Climate Plus
(Coincidence Press: Second Season, 1986)

More spare and, in some senses, more "lyrical" than her earlier work From Solids (Segue, 1983), this work calls attention to its constructedness, its formal regularity. Written entirely in quatrains (with one important exception), Climate/Plus consists of the two title poems, "Climate," composed of seventy-seven stanzas, and "Plus," composed of seven stanzas. The book's structure, then, belies an interest in symmetry, in formal--if arbitrary--boundaries giving the illusion of unity. At the same time, however, Child breaks that frame, marring the formal symmetry with one stanza of only 2 lines fairly near the beginning of "Climate:"

To keep track with the object we are up to

It seems important that there be this "error" in the formal structure; like the sprocket holes, it reminds us of the making of the object, the aim and its slippage. In the same way, "Plus" serves formally as a coda to the book, yet it resists providing that formal closure:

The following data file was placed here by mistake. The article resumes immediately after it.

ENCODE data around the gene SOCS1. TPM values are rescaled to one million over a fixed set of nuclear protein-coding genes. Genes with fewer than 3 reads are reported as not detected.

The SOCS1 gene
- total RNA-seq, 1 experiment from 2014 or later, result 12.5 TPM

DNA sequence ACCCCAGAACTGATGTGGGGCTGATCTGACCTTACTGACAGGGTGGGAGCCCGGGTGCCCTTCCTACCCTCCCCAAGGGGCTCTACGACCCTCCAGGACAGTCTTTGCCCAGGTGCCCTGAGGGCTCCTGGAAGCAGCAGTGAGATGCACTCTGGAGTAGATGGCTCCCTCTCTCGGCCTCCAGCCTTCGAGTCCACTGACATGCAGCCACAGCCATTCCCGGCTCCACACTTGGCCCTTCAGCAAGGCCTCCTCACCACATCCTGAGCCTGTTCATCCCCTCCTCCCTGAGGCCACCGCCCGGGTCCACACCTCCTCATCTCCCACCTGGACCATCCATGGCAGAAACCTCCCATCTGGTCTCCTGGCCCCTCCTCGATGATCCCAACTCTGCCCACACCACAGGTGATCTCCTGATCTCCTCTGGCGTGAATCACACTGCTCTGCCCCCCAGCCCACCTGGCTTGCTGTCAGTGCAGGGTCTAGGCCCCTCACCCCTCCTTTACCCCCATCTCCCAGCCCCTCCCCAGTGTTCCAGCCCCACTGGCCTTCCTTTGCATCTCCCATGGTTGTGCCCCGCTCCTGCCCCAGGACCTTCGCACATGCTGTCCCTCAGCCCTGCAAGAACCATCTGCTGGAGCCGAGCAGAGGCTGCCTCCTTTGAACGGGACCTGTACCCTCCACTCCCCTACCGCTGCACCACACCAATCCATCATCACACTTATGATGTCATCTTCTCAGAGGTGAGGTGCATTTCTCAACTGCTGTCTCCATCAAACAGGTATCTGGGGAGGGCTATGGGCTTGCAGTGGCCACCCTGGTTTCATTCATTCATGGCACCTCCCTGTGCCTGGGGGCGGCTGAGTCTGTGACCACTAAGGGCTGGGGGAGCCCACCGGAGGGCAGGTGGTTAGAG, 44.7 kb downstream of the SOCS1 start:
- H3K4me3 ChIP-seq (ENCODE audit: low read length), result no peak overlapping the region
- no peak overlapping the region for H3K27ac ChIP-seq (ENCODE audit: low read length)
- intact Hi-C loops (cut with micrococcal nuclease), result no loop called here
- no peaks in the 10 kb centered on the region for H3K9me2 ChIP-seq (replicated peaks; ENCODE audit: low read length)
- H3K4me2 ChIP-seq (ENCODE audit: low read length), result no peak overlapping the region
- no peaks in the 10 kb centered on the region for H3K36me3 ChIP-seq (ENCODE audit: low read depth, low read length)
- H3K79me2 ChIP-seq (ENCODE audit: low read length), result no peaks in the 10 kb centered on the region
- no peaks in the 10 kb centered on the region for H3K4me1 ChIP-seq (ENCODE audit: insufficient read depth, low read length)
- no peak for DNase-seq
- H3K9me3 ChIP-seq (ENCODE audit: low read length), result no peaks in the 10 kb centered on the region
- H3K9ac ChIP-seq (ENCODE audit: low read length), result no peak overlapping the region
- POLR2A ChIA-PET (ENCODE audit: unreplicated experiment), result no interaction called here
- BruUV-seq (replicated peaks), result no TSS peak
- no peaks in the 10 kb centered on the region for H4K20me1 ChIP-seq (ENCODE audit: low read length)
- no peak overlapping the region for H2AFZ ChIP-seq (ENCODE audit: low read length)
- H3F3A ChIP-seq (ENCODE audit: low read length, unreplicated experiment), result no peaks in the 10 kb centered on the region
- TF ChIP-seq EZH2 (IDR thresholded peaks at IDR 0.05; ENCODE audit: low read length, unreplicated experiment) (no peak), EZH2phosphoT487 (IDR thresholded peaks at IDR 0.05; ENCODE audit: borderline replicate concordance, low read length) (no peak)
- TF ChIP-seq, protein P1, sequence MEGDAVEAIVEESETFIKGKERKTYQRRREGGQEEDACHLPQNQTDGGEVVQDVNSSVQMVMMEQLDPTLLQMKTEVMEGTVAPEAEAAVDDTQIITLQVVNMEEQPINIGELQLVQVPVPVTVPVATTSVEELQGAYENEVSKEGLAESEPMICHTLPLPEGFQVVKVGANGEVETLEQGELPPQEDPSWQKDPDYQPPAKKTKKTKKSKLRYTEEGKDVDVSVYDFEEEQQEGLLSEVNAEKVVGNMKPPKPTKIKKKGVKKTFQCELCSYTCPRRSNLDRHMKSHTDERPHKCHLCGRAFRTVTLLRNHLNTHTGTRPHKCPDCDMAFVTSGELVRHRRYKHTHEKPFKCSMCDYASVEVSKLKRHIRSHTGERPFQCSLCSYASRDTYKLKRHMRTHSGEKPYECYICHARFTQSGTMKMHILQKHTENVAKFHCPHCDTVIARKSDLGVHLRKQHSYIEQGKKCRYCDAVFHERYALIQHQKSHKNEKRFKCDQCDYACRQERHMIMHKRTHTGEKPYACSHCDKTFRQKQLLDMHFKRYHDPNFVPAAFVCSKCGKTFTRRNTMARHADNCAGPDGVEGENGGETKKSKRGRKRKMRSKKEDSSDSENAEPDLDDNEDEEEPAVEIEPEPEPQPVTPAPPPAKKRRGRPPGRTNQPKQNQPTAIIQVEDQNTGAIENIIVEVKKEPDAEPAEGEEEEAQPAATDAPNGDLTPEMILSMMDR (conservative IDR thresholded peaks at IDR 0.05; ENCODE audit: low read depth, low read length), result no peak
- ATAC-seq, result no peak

A figure strong incomplete
And unfinished

"A good thought is a series of resonances," she says in a piece co-authored with Sally Silvers ("Rewire // Speak in Disagreement," Poetics Journal 4 , p. 71). Where a narrative structure urges toward causality, coherence, and completion, Child's work seems to challenge these concepts, to expose the arbitrary, the contradictory, the incomplete. Climate/Plus is a series of resonances, partial soundings of "The world people modify."

--Lori Chamberlain

Lori Chamberlain writes about topics in feminism and postmodern writing. Her article "Gender and the Metaphorics of Translation," appears in the spring issue of Signs.